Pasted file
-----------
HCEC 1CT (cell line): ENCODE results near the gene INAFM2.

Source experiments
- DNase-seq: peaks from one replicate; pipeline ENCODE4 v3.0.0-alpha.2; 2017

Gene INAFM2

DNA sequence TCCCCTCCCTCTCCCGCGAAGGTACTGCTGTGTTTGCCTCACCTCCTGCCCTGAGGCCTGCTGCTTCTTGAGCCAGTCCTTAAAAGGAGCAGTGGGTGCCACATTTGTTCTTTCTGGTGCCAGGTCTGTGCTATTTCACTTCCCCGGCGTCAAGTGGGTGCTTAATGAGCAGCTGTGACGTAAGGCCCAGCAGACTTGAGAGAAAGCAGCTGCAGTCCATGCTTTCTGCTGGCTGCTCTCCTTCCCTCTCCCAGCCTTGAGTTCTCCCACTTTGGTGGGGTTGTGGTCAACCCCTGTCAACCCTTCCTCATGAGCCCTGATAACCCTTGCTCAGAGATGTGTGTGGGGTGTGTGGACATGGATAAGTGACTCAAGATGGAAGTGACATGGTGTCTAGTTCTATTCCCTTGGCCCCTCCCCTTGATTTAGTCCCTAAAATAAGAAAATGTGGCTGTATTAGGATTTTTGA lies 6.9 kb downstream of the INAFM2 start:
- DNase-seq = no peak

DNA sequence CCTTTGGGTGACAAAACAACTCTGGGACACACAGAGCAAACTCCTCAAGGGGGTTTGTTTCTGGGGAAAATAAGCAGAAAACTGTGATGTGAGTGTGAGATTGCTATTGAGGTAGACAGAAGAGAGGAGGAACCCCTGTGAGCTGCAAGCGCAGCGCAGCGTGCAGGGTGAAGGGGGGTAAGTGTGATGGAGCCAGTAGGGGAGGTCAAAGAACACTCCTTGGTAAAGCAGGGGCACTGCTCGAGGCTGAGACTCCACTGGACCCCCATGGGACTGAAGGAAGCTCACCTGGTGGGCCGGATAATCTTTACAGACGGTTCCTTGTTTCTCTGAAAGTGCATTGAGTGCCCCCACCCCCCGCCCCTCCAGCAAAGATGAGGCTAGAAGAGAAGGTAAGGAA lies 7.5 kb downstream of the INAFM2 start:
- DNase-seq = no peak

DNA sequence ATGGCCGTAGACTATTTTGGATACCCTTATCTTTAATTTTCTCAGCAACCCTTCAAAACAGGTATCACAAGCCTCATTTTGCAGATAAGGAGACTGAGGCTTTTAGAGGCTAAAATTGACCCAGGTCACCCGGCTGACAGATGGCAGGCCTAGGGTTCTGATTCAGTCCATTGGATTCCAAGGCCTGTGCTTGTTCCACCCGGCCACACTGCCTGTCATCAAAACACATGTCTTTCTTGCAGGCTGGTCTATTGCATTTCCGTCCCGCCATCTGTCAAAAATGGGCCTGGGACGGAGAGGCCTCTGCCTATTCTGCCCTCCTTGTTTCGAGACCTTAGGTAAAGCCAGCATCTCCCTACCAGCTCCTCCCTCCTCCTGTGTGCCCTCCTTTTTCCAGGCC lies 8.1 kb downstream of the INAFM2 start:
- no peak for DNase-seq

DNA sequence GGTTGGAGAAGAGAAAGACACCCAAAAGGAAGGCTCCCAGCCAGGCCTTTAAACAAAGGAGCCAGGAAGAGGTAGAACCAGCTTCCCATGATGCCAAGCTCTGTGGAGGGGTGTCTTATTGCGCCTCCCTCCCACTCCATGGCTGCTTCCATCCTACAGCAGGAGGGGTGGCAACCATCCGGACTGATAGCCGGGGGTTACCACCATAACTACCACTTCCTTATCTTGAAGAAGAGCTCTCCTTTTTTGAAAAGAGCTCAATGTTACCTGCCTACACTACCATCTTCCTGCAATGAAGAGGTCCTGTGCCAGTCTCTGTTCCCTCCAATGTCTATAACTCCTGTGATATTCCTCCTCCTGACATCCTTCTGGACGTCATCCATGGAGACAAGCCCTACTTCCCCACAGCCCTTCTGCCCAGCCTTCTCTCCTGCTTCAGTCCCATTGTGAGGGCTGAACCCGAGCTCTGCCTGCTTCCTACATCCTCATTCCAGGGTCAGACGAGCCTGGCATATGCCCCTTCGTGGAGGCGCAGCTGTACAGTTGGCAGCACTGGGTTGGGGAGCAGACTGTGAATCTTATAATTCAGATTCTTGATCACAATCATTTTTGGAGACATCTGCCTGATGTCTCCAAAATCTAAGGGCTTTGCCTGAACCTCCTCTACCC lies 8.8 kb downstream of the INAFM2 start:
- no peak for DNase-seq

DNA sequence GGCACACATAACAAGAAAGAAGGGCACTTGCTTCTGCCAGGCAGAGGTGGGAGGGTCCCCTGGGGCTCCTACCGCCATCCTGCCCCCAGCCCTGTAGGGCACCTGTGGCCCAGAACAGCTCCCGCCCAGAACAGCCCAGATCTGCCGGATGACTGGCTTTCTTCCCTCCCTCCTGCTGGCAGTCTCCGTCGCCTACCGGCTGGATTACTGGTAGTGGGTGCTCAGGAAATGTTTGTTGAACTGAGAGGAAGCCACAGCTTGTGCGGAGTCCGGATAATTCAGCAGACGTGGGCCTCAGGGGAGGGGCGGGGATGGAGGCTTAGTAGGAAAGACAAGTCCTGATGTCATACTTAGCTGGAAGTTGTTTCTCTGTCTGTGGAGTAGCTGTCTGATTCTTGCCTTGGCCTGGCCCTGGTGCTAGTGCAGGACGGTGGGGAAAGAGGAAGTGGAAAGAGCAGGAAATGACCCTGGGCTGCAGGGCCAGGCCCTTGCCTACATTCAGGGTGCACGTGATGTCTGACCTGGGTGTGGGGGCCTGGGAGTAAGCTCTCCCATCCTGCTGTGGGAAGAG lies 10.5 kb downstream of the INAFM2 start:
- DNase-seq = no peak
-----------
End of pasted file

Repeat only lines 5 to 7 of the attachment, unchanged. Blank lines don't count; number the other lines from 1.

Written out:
DNA sequence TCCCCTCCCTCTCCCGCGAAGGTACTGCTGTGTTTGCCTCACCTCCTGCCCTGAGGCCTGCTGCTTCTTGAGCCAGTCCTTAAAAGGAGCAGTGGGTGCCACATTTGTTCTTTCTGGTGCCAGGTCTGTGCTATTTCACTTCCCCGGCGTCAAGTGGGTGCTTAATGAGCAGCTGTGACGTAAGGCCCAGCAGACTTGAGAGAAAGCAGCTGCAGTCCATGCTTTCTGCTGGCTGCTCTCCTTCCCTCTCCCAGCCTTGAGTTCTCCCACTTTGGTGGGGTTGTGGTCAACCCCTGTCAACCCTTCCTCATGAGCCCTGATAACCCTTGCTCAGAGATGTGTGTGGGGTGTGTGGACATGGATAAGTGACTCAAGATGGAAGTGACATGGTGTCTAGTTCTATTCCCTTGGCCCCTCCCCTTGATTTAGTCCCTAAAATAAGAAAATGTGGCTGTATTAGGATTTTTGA lies 6.9 kb downstream of the INAFM2 start:
- DNase-seq = no peak

DNA sequence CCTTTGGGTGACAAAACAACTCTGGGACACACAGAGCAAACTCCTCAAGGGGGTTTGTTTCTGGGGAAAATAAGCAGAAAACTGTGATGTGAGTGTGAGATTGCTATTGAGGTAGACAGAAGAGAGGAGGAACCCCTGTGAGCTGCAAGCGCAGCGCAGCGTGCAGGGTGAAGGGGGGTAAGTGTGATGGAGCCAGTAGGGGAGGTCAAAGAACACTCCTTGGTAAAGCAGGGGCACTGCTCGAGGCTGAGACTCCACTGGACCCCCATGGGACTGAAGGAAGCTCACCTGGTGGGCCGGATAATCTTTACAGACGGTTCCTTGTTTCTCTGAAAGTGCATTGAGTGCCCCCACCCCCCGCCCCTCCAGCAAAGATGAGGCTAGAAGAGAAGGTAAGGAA lies 7.5 kb downstream of the INAFM2 start: